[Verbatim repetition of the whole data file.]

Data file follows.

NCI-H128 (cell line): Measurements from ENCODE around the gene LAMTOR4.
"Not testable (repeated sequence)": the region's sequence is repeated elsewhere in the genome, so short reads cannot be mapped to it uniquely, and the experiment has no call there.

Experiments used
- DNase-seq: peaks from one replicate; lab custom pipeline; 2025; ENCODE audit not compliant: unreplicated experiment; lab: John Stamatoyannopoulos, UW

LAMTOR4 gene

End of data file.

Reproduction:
NCI-H128 (cell line): Measurements from ENCODE around the gene LAMTOR4.
"Not testable (repeated sequence)": the region's sequence is repeated elsewhere in the genome, so short reads cannot be mapped to it uniquely, and the experiment has no call there.

Experiments used
- DNase-seq: peaks from one replicate; lab custom pipeline; 2025; ENCODE audit not compliant: unreplicated experiment; lab: John Stamatoyannopoulos, UW

LAMTOR4 gene